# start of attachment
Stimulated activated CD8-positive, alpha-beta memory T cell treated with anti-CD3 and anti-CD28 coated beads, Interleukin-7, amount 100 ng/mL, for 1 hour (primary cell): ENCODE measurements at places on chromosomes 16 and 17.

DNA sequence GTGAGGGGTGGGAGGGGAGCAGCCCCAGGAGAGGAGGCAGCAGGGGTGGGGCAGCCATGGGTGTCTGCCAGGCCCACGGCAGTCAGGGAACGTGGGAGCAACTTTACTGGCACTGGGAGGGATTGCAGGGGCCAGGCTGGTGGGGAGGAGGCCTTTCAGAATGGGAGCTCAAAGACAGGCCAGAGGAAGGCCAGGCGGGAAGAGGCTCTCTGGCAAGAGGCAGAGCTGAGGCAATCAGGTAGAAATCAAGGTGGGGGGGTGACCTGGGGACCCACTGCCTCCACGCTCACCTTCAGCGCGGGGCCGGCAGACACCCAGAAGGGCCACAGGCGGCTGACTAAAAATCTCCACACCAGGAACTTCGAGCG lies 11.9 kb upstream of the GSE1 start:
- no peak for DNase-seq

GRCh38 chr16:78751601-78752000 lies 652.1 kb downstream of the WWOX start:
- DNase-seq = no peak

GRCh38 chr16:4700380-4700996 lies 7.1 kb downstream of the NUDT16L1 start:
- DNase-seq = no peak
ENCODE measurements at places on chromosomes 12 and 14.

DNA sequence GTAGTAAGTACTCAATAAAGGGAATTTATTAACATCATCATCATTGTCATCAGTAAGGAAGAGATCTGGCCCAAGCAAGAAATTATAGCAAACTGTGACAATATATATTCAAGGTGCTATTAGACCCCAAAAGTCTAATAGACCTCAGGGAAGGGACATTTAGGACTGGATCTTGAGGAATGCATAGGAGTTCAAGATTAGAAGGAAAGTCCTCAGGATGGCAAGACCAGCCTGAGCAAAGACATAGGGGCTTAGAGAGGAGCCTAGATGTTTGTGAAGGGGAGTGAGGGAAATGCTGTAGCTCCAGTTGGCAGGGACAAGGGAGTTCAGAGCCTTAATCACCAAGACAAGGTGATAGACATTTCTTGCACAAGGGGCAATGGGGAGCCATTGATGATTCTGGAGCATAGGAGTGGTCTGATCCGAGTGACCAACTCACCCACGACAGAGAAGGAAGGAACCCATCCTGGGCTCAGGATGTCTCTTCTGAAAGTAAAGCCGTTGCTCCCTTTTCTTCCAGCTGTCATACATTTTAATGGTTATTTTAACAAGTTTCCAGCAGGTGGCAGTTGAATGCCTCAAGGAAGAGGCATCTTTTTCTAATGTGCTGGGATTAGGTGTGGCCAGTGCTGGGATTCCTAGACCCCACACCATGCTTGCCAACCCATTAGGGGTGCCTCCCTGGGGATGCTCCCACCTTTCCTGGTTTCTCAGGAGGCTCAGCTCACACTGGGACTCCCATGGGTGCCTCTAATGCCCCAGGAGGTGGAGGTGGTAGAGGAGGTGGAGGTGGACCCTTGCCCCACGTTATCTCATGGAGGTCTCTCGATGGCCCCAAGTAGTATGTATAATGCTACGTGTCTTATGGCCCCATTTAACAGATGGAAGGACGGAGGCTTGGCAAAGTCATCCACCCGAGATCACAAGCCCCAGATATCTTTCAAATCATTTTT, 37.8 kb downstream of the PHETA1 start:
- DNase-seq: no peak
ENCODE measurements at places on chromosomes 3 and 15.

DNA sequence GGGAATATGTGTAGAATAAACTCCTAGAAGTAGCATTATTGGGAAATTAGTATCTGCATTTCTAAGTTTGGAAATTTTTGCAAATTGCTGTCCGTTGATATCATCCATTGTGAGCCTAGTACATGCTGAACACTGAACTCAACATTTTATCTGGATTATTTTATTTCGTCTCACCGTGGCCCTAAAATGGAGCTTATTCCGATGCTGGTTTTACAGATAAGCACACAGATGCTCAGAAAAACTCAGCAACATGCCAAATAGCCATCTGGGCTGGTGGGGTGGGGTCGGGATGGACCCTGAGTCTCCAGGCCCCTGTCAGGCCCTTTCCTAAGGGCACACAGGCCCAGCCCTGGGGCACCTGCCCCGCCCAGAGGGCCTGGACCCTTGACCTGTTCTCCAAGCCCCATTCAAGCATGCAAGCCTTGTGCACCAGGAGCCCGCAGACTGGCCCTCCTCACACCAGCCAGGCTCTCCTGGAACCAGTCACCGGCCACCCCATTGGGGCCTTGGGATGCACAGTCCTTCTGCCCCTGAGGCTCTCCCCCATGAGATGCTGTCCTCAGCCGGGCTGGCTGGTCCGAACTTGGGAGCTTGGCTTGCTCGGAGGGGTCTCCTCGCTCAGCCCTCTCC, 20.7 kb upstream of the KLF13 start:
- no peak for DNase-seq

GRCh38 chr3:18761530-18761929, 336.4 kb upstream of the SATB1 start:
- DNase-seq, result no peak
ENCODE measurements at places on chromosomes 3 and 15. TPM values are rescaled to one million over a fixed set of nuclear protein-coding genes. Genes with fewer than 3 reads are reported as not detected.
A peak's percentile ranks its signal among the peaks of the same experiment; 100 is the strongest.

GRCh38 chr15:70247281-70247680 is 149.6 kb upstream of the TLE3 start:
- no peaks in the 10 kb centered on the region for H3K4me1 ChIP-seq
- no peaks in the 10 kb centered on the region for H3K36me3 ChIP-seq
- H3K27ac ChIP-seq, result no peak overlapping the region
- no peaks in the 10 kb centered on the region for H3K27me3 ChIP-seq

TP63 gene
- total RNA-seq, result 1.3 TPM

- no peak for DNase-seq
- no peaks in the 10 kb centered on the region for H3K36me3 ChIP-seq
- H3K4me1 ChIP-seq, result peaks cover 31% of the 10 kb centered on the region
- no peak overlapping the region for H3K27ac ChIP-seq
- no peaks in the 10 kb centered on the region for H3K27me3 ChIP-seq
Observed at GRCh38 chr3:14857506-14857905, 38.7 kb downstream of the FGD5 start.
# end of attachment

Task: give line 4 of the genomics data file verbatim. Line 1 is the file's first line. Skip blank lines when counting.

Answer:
GRCh38 chr16:78751601-78752000 lies 652.1 kb downstream of the WWOX start: